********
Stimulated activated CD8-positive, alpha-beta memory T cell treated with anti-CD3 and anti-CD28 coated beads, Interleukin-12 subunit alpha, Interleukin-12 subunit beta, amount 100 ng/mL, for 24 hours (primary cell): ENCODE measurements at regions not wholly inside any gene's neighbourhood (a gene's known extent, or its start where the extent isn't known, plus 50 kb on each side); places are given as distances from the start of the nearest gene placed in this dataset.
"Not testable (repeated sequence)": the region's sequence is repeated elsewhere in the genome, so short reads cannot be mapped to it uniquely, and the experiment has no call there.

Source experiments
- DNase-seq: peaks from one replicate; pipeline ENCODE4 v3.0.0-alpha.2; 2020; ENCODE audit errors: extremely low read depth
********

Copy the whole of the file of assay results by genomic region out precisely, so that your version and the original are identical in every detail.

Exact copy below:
Stimulated activated CD8-positive, alpha-beta memory T cell treated with anti-CD3 and anti-CD28 coated beads, Interleukin-12 subunit alpha, Interleukin-12 subunit beta, amount 100 ng/mL, for 24 hours (primary cell): ENCODE measurements at regions not wholly inside any gene's neighbourhood (a gene's known extent, or its start where the extent isn't known, plus 50 kb on each side); places are given as distances from the start of the nearest gene placed in this dataset.
"Not testable (repeated sequence)": the region's sequence is repeated elsewhere in the genome, so short reads cannot be mapped to it uniquely, and the experiment has no call there.

Source experiments
- DNase-seq: peaks from one replicate; pipeline ENCODE4 v3.0.0-alpha.2; 2020; ENCODE audit errors: extremely low read depth